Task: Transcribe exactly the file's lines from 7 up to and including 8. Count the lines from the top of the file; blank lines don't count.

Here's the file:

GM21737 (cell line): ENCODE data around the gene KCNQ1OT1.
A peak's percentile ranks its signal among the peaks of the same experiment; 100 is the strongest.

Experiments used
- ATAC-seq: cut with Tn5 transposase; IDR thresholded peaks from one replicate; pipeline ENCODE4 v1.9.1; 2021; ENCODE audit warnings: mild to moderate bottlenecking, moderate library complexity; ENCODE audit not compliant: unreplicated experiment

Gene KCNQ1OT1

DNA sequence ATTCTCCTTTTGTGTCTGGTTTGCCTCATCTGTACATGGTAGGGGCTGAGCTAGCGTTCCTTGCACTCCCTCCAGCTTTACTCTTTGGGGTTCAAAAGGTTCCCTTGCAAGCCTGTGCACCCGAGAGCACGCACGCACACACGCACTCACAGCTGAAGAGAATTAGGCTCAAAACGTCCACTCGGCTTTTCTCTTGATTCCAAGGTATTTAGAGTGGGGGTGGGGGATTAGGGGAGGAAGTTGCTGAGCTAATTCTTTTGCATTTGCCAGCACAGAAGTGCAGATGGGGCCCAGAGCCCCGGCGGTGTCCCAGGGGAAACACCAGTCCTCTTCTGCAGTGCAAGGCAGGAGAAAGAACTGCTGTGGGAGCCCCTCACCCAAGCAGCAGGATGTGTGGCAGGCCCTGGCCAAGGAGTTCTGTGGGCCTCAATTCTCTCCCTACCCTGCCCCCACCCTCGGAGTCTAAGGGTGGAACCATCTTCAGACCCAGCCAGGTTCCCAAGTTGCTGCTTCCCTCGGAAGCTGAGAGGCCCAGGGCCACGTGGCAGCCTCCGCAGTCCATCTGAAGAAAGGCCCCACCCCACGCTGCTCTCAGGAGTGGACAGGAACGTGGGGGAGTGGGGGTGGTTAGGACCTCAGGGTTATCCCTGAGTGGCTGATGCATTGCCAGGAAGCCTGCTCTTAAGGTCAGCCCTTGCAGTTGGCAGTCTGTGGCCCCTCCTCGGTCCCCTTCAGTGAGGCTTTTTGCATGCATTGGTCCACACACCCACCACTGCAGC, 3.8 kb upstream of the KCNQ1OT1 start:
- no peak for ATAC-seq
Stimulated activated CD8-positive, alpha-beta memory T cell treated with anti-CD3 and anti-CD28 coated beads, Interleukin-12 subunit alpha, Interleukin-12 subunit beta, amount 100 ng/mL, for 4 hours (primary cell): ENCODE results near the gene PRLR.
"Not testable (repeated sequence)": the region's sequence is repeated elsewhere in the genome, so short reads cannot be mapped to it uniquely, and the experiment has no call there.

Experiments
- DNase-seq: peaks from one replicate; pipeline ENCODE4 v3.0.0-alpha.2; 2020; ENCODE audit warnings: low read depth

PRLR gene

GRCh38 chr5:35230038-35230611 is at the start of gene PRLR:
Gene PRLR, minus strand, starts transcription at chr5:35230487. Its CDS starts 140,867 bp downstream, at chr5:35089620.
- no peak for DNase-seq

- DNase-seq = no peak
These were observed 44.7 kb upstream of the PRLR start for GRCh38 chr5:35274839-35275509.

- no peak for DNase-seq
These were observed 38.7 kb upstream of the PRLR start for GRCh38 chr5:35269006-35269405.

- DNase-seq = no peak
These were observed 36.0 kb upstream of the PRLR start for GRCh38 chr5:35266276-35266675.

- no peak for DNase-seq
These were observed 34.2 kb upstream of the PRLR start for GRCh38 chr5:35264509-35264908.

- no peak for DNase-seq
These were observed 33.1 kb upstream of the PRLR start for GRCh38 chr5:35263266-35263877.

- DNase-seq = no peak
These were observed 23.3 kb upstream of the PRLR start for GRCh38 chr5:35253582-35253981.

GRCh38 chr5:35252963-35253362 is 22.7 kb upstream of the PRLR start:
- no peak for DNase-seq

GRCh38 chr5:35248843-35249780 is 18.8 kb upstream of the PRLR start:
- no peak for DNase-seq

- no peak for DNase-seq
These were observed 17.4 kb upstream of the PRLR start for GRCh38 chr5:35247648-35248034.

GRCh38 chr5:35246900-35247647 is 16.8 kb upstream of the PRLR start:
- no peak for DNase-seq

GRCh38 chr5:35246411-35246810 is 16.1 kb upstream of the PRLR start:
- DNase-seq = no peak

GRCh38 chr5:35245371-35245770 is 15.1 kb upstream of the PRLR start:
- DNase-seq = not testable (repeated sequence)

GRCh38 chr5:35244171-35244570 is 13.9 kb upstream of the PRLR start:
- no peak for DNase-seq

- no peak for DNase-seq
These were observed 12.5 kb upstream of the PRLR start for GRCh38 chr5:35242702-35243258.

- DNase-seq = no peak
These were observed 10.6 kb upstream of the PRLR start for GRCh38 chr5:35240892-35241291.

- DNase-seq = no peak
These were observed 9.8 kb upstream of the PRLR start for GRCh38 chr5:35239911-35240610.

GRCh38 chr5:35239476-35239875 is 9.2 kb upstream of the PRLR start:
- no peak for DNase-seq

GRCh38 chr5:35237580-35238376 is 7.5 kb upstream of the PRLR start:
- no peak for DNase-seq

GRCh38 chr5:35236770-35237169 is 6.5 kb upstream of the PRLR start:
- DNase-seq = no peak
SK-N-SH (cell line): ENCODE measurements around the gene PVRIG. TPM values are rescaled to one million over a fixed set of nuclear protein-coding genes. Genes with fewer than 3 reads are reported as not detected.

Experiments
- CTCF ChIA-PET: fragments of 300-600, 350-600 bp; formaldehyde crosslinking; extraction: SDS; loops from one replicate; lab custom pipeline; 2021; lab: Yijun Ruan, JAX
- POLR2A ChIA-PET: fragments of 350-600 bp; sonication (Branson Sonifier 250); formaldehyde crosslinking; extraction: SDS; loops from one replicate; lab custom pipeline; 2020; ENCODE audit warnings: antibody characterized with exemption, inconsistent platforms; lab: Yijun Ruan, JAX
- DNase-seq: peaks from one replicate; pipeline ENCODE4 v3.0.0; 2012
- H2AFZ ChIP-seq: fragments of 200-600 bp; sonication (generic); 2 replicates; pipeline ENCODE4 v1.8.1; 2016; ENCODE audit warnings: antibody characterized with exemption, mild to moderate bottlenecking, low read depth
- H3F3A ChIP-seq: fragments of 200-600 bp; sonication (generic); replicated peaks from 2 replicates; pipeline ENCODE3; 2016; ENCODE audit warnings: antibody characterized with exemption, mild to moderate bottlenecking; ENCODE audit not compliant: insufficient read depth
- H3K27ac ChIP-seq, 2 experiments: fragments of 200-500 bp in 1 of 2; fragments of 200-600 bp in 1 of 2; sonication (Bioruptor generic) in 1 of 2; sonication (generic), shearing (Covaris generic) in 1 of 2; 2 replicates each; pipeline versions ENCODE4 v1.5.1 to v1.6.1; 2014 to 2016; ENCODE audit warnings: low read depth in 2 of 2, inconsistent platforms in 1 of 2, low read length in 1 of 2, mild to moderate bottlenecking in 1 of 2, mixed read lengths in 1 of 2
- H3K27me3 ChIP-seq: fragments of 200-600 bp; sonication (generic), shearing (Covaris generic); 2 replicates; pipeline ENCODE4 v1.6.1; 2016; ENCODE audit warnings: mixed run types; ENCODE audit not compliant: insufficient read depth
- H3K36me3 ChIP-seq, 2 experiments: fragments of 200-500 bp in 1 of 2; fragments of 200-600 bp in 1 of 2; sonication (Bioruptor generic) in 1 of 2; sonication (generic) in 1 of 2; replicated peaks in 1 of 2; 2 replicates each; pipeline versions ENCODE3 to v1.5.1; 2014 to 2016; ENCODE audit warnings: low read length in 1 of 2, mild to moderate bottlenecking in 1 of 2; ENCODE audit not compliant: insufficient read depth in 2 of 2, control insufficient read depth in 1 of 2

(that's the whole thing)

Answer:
- no peak for ATAC-seq
Stimulated activated CD8-positive, alpha-beta memory T cell treated with anti-CD3 and anti-CD28 coated beads, Interleukin-12 subunit alpha, Interleukin-12 subunit beta, amount 100 ng/mL, for 4 hours (primary cell): ENCODE results near the gene PRLR.